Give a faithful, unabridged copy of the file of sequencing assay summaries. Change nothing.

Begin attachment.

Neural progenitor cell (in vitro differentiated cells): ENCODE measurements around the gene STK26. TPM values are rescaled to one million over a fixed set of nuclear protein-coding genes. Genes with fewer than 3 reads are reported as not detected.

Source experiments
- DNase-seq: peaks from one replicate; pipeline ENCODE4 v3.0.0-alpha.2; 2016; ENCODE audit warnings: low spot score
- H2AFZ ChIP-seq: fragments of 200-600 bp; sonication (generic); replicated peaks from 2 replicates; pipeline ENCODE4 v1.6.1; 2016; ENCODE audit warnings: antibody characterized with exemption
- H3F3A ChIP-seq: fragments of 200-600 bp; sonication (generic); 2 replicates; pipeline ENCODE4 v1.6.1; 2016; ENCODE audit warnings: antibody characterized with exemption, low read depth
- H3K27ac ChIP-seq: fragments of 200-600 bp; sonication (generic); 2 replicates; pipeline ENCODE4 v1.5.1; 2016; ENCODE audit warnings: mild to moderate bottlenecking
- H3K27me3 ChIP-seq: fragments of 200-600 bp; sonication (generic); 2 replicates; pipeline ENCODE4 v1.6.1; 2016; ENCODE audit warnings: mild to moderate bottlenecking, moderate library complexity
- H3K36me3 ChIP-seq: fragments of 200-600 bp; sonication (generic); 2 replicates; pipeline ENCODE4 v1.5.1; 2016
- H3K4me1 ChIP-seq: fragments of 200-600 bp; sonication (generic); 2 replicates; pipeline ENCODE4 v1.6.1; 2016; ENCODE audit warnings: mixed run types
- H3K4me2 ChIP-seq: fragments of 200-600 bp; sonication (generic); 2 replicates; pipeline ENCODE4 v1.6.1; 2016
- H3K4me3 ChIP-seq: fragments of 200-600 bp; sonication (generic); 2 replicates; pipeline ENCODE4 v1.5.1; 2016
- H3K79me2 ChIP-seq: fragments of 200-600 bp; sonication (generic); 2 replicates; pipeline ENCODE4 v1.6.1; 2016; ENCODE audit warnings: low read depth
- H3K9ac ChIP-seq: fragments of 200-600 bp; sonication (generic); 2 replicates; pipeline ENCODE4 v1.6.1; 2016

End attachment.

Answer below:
Neural progenitor cell (in vitro differentiated cells): ENCODE measurements around the gene STK26. TPM values are rescaled to one million over a fixed set of nuclear protein-coding genes. Genes with fewer than 3 reads are reported as not detected.

Source experiments
- DNase-seq: peaks from one replicate; pipeline ENCODE4 v3.0.0-alpha.2; 2016; ENCODE audit warnings: low spot score
- H2AFZ ChIP-seq: fragments of 200-600 bp; sonication (generic); replicated peaks from 2 replicates; pipeline ENCODE4 v1.6.1; 2016; ENCODE audit warnings: antibody characterized with exemption
- H3F3A ChIP-seq: fragments of 200-600 bp; sonication (generic); 2 replicates; pipeline ENCODE4 v1.6.1; 2016; ENCODE audit warnings: antibody characterized with exemption, low read depth
- H3K27ac ChIP-seq: fragments of 200-600 bp; sonication (generic); 2 replicates; pipeline ENCODE4 v1.5.1; 2016; ENCODE audit warnings: mild to moderate bottlenecking
- H3K27me3 ChIP-seq: fragments of 200-600 bp; sonication (generic); 2 replicates; pipeline ENCODE4 v1.6.1; 2016; ENCODE audit warnings: mild to moderate bottlenecking, moderate library complexity
- H3K36me3 ChIP-seq: fragments of 200-600 bp; sonication (generic); 2 replicates; pipeline ENCODE4 v1.5.1; 2016
- H3K4me1 ChIP-seq: fragments of 200-600 bp; sonication (generic); 2 replicates; pipeline ENCODE4 v1.6.1; 2016; ENCODE audit warnings: mixed run types
- H3K4me2 ChIP-seq: fragments of 200-600 bp; sonication (generic); 2 replicates; pipeline ENCODE4 v1.6.1; 2016
- H3K4me3 ChIP-seq: fragments of 200-600 bp; sonication (generic); 2 replicates; pipeline ENCODE4 v1.5.1; 2016
- H3K79me2 ChIP-seq: fragments of 200-600 bp; sonication (generic); 2 replicates; pipeline ENCODE4 v1.6.1; 2016; ENCODE audit warnings: low read depth
- H3K9ac ChIP-seq: fragments of 200-600 bp; sonication (generic); 2 replicates; pipeline ENCODE4 v1.6.1; 2016